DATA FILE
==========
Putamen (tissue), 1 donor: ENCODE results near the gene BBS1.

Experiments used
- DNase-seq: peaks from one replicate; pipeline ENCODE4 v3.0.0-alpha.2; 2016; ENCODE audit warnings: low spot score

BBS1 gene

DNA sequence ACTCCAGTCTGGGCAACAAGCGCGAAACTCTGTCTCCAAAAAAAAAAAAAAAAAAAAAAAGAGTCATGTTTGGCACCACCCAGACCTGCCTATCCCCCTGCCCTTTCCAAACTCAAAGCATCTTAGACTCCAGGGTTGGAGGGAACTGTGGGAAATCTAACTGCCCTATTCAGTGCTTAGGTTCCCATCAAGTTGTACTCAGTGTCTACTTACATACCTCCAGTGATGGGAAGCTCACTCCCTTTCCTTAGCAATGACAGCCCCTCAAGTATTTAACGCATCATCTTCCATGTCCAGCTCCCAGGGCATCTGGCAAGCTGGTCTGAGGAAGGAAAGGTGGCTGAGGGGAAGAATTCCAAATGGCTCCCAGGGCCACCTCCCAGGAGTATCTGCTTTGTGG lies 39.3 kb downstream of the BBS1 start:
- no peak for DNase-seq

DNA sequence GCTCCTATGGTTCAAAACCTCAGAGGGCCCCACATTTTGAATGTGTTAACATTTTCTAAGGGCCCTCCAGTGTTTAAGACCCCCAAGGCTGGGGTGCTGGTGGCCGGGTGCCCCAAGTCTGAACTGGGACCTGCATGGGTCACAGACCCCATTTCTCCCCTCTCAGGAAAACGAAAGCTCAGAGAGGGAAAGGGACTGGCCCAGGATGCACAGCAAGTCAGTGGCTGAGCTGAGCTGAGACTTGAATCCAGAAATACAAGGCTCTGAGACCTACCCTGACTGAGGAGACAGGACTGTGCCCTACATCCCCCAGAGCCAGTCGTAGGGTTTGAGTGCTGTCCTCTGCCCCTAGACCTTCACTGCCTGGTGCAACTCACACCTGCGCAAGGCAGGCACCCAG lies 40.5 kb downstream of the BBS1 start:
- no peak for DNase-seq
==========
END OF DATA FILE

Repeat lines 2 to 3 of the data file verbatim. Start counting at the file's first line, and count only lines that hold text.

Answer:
Experiments used
- DNase-seq: peaks from one replicate; pipeline ENCODE4 v3.0.0-alpha.2; 2016; ENCODE audit warnings: low spot score